Health Care Financing

Featured

Health care systems may be financed in various ways, including through government funding, taxation, out-of-pocket payments, private insurance, and donations or voluntary aid. RAND research explores the effects of corporate and government health care financing policies on such groups as patients, businesses, hospitals, and physician-providers.

  • Stethoscope and U.S. one hundred dollar bill with face mask on insurance form, photo by aldarinho/Getty Images

    Commentary

    ACA Subsidies for Higher-Income Families Are Key to Enrolling More Americans

    Mar 1, 2021

    The House Ways and Means Committee has proposed several insurance reforms in its emergency COVID-19 relief package, including increasing subsidizes and extending subsidies to people with higher incomes. The proposed combined approach is a far more efficient means of covering uninsured Americans than enhancing subsidies only for those who are currently eligible.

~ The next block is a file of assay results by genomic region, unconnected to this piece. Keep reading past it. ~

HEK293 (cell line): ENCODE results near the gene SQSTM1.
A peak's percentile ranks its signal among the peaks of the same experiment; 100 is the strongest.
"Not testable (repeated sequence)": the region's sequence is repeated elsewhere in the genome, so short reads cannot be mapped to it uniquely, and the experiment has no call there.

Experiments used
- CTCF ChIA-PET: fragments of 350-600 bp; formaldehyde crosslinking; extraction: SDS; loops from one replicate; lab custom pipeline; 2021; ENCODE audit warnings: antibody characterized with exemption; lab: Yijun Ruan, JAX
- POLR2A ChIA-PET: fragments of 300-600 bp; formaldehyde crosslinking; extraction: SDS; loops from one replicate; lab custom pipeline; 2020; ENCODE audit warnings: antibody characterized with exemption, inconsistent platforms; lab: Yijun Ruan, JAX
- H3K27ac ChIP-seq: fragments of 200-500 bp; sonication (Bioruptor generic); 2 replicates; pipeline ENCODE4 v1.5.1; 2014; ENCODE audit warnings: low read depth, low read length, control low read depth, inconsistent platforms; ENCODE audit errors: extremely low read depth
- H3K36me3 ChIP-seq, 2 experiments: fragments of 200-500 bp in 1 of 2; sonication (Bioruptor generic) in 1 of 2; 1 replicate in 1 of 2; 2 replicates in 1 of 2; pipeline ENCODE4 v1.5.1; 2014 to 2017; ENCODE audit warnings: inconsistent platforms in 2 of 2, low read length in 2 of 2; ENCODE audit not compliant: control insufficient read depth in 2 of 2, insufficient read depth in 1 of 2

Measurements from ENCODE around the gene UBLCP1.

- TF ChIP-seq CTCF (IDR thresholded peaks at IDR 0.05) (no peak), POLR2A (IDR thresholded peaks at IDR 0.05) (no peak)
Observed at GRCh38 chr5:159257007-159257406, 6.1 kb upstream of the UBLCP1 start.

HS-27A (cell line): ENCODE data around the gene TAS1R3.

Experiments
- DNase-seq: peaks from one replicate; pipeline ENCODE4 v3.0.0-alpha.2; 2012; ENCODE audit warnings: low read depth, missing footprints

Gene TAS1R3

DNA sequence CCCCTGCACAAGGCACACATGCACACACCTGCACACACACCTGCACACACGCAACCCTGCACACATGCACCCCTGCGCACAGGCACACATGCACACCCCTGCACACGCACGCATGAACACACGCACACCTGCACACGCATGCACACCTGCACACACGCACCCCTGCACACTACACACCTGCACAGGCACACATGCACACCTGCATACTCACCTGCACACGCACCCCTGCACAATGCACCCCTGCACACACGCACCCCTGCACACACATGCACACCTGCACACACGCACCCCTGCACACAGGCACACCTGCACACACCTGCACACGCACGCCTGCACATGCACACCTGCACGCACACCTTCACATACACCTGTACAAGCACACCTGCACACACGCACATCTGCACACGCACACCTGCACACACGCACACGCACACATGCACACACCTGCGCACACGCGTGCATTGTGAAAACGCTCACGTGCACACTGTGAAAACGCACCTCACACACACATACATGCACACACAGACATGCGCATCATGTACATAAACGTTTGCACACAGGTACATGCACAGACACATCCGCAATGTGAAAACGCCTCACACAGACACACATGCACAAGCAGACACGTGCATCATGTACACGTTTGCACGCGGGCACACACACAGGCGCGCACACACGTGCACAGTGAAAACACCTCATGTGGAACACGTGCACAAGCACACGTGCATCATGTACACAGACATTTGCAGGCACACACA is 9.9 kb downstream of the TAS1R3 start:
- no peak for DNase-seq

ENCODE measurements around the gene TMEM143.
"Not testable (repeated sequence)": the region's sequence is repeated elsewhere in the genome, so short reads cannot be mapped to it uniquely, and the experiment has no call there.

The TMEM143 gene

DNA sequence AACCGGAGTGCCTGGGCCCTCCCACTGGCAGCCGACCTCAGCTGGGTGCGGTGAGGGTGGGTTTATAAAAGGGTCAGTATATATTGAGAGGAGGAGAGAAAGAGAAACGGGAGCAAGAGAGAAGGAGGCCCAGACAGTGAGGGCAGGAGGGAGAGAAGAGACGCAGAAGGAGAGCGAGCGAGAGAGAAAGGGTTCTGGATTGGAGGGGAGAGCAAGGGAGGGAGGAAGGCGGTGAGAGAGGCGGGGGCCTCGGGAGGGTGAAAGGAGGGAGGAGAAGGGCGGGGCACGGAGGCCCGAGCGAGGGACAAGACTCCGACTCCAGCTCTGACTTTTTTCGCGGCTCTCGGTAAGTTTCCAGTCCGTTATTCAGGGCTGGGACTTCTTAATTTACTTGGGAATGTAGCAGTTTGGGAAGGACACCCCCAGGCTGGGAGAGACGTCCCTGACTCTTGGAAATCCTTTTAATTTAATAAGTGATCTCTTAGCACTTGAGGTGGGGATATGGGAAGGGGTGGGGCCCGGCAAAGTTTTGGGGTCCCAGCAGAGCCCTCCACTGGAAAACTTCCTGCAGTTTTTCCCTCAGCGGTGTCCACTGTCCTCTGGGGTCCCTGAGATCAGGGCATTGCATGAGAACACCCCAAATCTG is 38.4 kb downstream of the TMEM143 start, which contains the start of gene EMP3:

• The emergency room entrance at Essentia Health, a 133-bed hospital in Fargo, North Dakota, October 25, 2020, photo by Bing Guan/Reuters

    Report

    Setting U.S. Hospital Prices Could Cut Overall Health Spending by Billions

    Feb 18, 2021

    Price regulations face political obstacles and have been strongly opposed by medical providers. But setting prices for all commercial health care payers could reduce hospital spending by $61.9 billion to $236.6 billion a year if the rates were set at 100 to 150 percent of the amounts paid by Medicare.

Explore Health Care Financing

Research conducted by